Behind The Scenes, 8 March 2019: International Women’s Day
by Terah Walkup, Fine Art Curator
As part of our preparations for moving our collections to The Box, we’re doing a bit of ‘housecleaning’.
We have documents and archival material dating back to the founding of Plymouth City Museum and Art Gallery that tell important stories of the institution and the collections in its care. This is a chance for us to get things in order.
During our sorting we came across a letter written in 1975 from a university student asking about the women represented in our art collection that we’d like to highlight for International Women’s Day.
‘As a radical feminist I don’t expect to see a great deal of women’s art on gallery walls but would like to find out what might be in the cellars.’
The curator at the time was pleased to write back that two works by Sylvia Gosse were on view in the newly built 20th century gallery ‘rather than languishing in the reserve art collection!’ The curator also sent along a list of the women artists held by the Museum.
We found with some further research that the enquirer was a political activist – an organiser of women’s activist groups with a forte for making protest banners, a tradition that goes back to the Suffragettes.
The letter was sent a few years after art historian Linda Nochlin published her ground-breaking essay ‘Why have there been no great women artists?’ The essay answered this tongue-in-cheek question by highlighting the fact that women artists had been systematically barred from the educational structures and institutions that officiated the art market. For example, despite the Royal Academy counting Angelica Kauffman and Mary Moser among its founding members, they were excluded from attending certain meetings and dinners. It wasn’t until 1936 that another woman, Dame Laura Knight, was admitted to the Academy.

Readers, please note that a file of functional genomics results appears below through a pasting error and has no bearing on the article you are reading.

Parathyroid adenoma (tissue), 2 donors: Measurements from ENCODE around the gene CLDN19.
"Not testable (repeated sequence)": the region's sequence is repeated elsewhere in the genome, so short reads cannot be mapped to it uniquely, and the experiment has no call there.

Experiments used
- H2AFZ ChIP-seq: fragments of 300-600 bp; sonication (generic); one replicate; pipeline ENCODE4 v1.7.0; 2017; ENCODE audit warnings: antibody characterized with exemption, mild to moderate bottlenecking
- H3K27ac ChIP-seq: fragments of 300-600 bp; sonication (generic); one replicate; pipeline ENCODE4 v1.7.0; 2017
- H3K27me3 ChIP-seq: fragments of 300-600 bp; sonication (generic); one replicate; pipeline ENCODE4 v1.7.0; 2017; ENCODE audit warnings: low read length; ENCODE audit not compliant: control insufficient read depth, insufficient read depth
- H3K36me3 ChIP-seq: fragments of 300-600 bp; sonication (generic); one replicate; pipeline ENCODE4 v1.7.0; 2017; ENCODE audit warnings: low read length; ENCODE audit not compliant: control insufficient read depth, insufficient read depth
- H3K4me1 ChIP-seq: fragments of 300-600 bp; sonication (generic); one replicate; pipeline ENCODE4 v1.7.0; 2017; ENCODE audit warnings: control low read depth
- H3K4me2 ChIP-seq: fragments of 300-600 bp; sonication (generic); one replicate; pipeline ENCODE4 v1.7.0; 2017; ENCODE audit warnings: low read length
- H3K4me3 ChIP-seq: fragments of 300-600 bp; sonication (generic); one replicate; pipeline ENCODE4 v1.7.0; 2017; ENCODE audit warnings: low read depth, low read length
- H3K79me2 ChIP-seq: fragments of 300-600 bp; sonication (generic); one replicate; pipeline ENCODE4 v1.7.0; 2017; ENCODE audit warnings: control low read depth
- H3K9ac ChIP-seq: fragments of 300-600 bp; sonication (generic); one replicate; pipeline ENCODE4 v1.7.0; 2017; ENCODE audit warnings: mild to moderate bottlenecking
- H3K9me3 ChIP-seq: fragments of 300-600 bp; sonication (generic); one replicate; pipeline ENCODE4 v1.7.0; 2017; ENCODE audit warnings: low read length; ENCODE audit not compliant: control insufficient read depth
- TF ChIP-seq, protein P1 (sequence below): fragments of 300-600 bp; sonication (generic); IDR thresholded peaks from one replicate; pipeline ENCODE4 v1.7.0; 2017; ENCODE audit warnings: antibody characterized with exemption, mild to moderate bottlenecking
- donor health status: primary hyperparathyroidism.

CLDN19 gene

Since 1975, we have a few more names to add to the list. Shortly after this letter was written we acquired important works by Beryl Cook, Dorothy Ward and Rose Hilton, works by whom will be on display when The Box opens next year.
In 1985 the Guerrilla Girls, an anonymous collective of feminist artists, produced radical posters highlighting the lack of women artists represented in museum collections, exhibitions and galleries. At the time only 5% of the Metropolitan Museum of Art’s (Met) collection were female artists. It’s not just about the numbers. Identifying gaps in collections helps us tell a greater story and take steps to represent those who have been excluded.
As you might guess, this letter is one thing we’ll definitely be keeping! It’s an important record of the changing narrative around public collections, and a marker of audiences asking challenging questions. Questions like this weren’t just being asked of big institutions like the Met but also of regional museums whose collections also play a critical role in telling important histories.
Curious about what else we found? How about this exhibition poster from 1983, which also seems very appropriate for International Women’s Day!